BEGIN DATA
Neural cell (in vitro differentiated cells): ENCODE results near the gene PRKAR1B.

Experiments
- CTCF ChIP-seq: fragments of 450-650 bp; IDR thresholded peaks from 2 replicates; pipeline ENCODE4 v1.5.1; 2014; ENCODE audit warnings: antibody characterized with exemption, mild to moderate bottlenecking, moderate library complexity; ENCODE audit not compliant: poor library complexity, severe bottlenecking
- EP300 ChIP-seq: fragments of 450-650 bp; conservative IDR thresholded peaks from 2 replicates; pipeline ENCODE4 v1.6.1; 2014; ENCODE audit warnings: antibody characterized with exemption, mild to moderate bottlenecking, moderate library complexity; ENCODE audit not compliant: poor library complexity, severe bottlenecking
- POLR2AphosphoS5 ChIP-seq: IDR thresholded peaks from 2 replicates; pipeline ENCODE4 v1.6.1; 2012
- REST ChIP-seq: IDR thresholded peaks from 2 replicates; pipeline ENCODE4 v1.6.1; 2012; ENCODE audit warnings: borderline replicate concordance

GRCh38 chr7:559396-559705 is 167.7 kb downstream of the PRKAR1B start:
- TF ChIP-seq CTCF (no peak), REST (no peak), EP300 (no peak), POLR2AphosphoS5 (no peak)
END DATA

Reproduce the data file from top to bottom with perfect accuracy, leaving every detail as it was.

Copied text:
Neural cell (in vitro differentiated cells): ENCODE results near the gene PRKAR1B.

Experiments
- CTCF ChIP-seq: fragments of 450-650 bp; IDR thresholded peaks from 2 replicates; pipeline ENCODE4 v1.5.1; 2014; ENCODE audit warnings: antibody characterized with exemption, mild to moderate bottlenecking, moderate library complexity; ENCODE audit not compliant: poor library complexity, severe bottlenecking
- EP300 ChIP-seq: fragments of 450-650 bp; conservative IDR thresholded peaks from 2 replicates; pipeline ENCODE4 v1.6.1; 2014; ENCODE audit warnings: antibody characterized with exemption, mild to moderate bottlenecking, moderate library complexity; ENCODE audit not compliant: poor library complexity, severe bottlenecking
- POLR2AphosphoS5 ChIP-seq: IDR thresholded peaks from 2 replicates; pipeline ENCODE4 v1.6.1; 2012
- REST ChIP-seq: IDR thresholded peaks from 2 replicates; pipeline ENCODE4 v1.6.1; 2012; ENCODE audit warnings: borderline replicate concordance

GRCh38 chr7:559396-559705 is 167.7 kb downstream of the PRKAR1B start:
- TF ChIP-seq CTCF (no peak), REST (no peak), EP300 (no peak), POLR2AphosphoS5 (no peak)